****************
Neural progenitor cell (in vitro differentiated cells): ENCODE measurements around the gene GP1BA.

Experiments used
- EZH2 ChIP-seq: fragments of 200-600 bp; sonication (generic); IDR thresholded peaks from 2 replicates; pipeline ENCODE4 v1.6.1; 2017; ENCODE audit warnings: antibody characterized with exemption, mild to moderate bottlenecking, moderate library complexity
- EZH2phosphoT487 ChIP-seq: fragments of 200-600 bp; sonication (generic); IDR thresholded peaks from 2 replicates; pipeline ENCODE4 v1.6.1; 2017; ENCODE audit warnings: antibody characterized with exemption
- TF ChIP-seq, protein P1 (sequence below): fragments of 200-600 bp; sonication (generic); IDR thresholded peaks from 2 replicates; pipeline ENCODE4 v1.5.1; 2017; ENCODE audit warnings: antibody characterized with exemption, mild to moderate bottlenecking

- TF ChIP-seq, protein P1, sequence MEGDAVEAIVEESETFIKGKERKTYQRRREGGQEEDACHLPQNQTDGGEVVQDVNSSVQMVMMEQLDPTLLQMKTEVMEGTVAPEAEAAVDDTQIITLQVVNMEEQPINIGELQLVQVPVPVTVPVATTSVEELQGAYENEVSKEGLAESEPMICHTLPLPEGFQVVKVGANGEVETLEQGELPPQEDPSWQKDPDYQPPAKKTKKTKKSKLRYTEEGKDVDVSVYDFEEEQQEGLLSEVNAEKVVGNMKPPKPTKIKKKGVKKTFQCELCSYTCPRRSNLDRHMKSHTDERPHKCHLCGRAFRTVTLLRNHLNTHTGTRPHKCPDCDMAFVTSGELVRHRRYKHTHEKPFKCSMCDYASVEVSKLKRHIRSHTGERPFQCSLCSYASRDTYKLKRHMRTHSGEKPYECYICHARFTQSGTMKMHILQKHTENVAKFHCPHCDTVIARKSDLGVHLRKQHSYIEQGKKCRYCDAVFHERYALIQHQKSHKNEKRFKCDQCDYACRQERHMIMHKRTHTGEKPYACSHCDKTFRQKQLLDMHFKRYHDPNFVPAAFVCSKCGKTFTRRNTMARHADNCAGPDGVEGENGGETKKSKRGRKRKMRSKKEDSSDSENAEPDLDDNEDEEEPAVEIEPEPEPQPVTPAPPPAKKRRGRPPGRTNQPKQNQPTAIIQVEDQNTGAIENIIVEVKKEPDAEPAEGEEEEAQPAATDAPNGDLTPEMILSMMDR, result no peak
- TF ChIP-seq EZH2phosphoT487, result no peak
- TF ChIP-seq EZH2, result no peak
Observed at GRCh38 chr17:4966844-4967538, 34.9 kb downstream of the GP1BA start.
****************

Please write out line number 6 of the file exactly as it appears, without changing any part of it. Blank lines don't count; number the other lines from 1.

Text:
- TF ChIP-seq, protein P1, sequence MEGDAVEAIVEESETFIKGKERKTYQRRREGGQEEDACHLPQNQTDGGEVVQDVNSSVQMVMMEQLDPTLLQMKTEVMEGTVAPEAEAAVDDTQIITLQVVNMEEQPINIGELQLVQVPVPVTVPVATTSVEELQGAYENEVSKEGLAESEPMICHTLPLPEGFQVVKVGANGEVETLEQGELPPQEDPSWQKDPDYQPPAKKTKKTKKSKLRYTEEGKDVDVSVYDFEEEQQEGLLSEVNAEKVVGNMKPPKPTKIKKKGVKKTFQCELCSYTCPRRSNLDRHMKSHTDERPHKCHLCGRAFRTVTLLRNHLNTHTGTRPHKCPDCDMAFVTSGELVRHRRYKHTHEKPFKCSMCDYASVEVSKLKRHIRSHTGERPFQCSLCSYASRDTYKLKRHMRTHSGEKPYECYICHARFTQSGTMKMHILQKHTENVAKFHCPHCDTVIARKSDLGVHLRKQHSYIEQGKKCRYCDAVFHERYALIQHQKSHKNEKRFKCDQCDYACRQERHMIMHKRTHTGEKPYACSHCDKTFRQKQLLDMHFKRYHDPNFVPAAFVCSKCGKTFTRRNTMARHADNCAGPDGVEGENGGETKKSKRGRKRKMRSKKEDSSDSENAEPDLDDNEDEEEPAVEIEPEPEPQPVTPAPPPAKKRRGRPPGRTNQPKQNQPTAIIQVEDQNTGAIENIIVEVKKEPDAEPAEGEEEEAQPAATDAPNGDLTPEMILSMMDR, result no peak